Open Your Bible
Ruth 2:3-12, Ruth 4:1-13, Ruth 4:18-22, Psalm 16:1-6
Have you ever seen the Bayeux Tapestry? I haven’t seen it in person. It lives in Normandy, France—ooh la la! I felt incredibly lucky to go to the grocery store alone this afternoon, so, you know, I don’t often get out to Normandy. But seeing pictures and reading about it will do for now.
The tapestry narrates William the Conqueror’s victory at the Battle of Hastings. It’s very famous, very big, and sometimes very beautiful. The top side of it makes sense and tells a story. The underside is messy and looks like the weaver didn’t have a plan.
God’s will throughout history is like a tapestry. We are underneath looking up, and all the random threads tied in knots and snarls don’t make sense to us. We can’t see the tapestry of history like God sees it. From His perspective, it tells the story of His love and plan for mankind from the beginning of time.
Our earthly perspective is limited. For example, when God wove together the family line of Christ, He used people we would never expect. We assume the line of ancestry for the Son of God would be filled with respectable leaders. But God used women, foreigners, illegitimate children, and a prostitute. (Sidebar: the Bible is unique and awesome because it does include women, and in ancient cultures women didn’t often make the rosters.)
Ruth was not only a foreigner, she was from an enemy country. The Israelites despised the Moabites. So when Ruth walked into town, that’s likely what they saw—a woman with the invisible sign “Moabite” hovering over her head. Not guilty herself, but an easy target for prejudice. And God chose to weave her into His kingly line. See how the tapestry looks crazy from underneath?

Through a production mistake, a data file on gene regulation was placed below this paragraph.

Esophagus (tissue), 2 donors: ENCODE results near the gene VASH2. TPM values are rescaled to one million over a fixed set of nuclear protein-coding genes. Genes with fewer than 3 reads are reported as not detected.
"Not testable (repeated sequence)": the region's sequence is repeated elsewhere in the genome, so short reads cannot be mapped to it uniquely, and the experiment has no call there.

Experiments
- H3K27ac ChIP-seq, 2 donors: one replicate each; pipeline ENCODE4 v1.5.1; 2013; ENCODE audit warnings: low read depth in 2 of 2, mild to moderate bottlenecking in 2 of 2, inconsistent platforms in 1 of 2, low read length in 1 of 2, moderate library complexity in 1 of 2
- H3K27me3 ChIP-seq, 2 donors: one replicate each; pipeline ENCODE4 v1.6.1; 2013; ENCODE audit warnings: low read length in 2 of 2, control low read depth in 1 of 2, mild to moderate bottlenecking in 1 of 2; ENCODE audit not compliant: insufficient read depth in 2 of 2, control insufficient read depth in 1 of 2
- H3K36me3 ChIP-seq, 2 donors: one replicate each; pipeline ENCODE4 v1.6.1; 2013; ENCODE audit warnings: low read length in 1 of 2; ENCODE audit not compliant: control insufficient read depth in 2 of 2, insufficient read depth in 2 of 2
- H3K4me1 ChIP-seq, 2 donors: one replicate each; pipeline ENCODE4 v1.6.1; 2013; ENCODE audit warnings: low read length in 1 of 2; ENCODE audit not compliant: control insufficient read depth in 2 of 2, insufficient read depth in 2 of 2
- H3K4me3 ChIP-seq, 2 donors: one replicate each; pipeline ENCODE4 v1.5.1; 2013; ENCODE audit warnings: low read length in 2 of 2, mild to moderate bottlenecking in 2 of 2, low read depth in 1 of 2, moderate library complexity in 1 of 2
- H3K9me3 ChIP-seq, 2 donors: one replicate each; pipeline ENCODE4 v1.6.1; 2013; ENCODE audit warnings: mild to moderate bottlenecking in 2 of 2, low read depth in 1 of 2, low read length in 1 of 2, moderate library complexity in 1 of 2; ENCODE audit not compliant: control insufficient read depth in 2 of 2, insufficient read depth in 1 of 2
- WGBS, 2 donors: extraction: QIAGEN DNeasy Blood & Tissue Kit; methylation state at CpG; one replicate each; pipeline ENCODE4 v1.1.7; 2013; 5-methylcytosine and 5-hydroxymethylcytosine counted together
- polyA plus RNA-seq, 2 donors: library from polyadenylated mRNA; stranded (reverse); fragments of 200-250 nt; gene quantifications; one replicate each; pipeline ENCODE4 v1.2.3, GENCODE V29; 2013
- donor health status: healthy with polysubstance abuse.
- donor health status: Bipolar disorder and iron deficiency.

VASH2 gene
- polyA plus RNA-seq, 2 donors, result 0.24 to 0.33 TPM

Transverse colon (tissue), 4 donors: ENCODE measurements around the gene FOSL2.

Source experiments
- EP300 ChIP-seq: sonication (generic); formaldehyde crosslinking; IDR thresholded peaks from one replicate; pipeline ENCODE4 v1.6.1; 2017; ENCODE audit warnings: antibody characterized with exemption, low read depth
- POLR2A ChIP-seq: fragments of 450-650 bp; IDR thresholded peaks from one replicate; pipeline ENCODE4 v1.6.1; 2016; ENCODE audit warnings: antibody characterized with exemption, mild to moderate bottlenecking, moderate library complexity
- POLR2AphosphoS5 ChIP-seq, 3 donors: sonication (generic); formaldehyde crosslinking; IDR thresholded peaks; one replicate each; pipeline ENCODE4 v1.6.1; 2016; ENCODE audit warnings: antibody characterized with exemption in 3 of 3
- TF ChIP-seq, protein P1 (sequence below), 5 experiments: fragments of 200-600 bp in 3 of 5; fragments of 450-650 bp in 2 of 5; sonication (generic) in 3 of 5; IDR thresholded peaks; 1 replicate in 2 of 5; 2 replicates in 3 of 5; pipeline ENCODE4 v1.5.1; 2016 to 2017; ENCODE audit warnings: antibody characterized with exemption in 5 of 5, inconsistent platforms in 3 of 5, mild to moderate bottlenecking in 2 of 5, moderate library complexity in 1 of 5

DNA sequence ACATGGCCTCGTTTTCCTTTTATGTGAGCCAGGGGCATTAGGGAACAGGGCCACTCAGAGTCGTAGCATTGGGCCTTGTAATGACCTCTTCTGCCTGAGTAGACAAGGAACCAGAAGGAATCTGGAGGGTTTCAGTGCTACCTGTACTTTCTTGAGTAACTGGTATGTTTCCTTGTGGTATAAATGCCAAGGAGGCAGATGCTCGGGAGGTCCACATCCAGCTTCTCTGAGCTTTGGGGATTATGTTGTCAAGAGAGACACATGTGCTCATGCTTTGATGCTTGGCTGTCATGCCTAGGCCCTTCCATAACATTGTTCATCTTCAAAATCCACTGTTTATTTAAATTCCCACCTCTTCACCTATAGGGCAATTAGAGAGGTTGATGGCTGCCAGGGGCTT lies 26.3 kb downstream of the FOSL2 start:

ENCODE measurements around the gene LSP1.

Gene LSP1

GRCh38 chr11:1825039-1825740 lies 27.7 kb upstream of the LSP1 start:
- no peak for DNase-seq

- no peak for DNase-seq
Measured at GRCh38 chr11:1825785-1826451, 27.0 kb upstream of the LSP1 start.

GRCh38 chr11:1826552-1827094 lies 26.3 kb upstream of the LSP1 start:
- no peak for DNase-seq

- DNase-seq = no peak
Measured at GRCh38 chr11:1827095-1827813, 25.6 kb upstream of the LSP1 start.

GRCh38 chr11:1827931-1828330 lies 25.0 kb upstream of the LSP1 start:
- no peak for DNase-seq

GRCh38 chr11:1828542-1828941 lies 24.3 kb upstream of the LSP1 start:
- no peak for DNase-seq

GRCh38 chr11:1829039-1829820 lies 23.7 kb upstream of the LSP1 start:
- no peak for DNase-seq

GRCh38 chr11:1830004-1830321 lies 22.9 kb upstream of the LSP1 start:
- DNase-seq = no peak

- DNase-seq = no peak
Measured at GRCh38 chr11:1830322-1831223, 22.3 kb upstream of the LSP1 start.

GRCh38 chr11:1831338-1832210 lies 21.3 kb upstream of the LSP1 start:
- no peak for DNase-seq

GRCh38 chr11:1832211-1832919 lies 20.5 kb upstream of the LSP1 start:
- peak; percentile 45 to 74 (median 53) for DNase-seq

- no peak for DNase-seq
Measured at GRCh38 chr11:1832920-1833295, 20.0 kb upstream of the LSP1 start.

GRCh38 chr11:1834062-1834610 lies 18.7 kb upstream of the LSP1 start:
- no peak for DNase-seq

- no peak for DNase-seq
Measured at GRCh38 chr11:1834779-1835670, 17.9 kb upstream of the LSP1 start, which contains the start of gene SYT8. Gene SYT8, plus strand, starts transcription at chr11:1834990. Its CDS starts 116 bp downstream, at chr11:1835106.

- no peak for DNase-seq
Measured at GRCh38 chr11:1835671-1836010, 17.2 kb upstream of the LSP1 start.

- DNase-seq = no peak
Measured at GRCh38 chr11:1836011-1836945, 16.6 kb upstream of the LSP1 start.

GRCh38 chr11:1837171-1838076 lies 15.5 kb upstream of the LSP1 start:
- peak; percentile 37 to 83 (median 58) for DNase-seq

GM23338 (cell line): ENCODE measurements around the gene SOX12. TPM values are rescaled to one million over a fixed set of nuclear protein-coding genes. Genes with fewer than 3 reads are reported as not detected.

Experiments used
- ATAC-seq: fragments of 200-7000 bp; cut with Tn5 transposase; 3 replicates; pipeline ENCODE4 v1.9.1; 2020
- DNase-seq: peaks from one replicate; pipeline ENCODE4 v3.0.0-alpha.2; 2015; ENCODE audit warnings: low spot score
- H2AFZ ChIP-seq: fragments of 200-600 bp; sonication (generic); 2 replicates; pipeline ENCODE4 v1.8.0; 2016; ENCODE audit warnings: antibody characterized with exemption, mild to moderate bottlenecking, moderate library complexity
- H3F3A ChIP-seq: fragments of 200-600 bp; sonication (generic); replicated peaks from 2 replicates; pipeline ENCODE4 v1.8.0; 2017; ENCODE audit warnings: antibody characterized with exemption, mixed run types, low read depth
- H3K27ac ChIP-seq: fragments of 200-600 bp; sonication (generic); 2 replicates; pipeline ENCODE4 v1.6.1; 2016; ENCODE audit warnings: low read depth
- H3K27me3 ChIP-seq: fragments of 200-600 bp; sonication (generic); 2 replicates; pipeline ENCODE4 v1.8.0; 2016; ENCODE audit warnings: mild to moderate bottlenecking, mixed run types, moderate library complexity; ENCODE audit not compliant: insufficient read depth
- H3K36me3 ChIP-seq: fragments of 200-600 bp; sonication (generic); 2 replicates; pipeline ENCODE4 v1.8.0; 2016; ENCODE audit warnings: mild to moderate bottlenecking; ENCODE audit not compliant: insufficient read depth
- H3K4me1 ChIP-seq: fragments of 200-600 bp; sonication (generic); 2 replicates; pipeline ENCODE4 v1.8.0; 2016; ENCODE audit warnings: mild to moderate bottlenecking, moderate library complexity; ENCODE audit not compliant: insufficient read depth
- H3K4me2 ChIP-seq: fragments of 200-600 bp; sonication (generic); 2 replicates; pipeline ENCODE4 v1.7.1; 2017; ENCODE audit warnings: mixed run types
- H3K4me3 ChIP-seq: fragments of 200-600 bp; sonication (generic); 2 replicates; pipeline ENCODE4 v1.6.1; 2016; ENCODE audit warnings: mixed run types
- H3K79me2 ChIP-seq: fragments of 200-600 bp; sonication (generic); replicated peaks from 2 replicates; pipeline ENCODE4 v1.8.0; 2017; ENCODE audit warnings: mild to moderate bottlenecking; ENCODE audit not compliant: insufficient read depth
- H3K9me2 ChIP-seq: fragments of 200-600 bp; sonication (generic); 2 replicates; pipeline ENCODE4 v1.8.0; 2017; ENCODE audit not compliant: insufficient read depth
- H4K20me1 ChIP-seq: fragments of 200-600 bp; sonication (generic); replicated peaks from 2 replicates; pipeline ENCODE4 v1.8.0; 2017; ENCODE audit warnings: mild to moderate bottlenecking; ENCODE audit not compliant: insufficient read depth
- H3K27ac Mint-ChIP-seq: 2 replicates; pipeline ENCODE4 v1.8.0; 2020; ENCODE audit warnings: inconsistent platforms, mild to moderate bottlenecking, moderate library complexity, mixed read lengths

Because we see Ruth’s story with the perspective of thousands of years, it seems to be all tied up with a pretty bow. But it didn’t feel that way to Ruth. After her husband died, her life looked like a chopped down tree: all stump and going nowhere.
But God took that stump and gave it new branches, and that family tree became the line of the Messiah. When we look at Ruth’s children and their children, we can trace the line of David and of Christ. It is the greatest honor. This is the story God was penning all along, from the beginning of the book. It is His perfect design!
God takes the despised and the rejected, the lowly, the insignificant, even His enemies, and He binds them to Christ (Psalm 87). Christ comes to us, takes the mess of our lives, and makes it mean something.
He takes the loose threads of our story, and weaves something beautiful.
Even though Ruth couldn’t see the whole beautiful tapestry of her story, God had blessing and goodness planned for her. He promises that His plans are always good for us, and that He is enough (Rom. 8:27-28). He holds our future, and we are safe in Him.
Lord, you are my portion and my cup of blessing;
You hold my future.
– Psalm 16:5